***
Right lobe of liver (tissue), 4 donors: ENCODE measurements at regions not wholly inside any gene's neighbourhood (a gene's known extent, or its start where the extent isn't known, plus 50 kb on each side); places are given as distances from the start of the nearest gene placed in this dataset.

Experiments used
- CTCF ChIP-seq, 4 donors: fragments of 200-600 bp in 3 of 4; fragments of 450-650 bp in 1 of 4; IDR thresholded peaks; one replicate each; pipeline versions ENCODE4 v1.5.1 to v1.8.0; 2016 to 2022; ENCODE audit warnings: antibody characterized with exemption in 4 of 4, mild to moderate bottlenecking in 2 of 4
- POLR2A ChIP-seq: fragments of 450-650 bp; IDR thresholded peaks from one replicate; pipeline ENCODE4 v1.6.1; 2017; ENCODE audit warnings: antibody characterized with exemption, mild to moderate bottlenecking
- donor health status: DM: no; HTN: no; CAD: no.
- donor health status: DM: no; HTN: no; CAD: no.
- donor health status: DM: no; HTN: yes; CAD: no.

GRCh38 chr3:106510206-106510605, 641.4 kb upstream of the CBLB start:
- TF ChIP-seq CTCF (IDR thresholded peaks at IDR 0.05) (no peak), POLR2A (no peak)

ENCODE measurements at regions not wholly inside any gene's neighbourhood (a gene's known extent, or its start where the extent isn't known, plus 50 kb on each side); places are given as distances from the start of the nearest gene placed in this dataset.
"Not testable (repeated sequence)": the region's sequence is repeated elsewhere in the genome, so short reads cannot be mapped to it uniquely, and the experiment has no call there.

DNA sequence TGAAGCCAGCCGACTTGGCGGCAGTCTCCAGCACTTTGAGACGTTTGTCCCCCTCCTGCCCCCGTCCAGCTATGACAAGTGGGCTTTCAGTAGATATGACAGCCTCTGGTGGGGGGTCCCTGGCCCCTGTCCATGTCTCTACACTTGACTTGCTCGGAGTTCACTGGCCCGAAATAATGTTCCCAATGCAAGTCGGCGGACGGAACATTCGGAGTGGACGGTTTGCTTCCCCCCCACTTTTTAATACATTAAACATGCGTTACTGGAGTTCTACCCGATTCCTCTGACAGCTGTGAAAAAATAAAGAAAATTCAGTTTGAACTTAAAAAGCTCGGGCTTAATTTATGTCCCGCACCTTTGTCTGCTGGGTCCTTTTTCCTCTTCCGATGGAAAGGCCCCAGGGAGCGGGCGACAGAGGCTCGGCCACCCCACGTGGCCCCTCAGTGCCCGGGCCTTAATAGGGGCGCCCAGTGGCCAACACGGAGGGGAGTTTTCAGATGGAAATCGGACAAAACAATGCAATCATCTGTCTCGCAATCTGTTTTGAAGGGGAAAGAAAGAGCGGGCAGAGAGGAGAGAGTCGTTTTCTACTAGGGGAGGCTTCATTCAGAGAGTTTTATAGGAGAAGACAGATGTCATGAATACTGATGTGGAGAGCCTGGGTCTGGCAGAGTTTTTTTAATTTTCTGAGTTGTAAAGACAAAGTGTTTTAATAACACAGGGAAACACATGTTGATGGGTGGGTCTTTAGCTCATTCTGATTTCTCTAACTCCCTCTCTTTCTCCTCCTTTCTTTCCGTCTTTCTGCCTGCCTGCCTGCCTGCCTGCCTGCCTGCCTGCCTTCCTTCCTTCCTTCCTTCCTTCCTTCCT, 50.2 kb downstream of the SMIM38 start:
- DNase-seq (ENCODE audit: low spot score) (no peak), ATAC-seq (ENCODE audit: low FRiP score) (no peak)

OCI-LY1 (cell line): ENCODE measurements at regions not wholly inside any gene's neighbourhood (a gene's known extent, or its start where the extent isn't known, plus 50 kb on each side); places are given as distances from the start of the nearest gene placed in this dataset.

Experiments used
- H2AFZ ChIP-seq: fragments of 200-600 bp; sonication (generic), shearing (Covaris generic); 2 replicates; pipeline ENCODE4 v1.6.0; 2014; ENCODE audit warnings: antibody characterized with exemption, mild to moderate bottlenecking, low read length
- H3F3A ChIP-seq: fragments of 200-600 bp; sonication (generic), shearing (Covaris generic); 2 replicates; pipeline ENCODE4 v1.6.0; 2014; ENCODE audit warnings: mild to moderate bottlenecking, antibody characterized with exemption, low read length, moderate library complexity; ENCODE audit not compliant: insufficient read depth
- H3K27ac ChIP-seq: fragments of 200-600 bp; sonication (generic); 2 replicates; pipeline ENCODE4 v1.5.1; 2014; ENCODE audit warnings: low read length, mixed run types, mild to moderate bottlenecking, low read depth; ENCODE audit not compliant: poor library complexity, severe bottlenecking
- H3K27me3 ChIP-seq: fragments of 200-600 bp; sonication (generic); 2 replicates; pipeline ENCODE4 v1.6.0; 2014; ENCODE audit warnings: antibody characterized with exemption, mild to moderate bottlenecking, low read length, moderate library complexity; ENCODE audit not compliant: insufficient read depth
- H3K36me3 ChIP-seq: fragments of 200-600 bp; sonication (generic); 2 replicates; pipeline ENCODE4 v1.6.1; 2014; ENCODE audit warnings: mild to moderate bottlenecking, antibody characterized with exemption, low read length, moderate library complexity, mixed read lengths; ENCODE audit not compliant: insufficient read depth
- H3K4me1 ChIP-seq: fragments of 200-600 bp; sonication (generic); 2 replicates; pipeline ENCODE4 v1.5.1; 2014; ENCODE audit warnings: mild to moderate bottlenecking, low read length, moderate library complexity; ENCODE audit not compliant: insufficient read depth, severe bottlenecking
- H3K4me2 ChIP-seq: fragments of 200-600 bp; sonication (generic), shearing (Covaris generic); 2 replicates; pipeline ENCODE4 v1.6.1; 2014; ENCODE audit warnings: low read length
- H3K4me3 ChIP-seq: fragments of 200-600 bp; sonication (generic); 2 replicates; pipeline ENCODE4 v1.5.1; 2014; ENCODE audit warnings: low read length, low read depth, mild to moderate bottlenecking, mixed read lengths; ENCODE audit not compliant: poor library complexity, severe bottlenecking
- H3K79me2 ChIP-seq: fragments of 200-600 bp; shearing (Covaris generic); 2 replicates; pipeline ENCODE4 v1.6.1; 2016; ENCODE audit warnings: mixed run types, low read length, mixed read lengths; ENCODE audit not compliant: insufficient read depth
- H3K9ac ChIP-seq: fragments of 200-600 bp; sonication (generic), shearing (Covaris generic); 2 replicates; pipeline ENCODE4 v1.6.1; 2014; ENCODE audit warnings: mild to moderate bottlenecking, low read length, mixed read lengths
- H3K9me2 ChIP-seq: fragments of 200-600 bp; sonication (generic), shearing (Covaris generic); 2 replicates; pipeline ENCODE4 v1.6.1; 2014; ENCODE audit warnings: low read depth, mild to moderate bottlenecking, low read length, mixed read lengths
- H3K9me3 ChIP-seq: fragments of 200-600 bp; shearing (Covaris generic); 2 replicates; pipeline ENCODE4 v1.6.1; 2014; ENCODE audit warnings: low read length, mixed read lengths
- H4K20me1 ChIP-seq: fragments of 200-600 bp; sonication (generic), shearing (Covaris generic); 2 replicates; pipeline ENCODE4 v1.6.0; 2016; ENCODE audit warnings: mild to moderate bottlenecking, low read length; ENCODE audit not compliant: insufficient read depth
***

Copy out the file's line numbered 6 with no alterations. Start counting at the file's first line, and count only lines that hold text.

- donor health status: DM: no; HTN: no; CAD: no.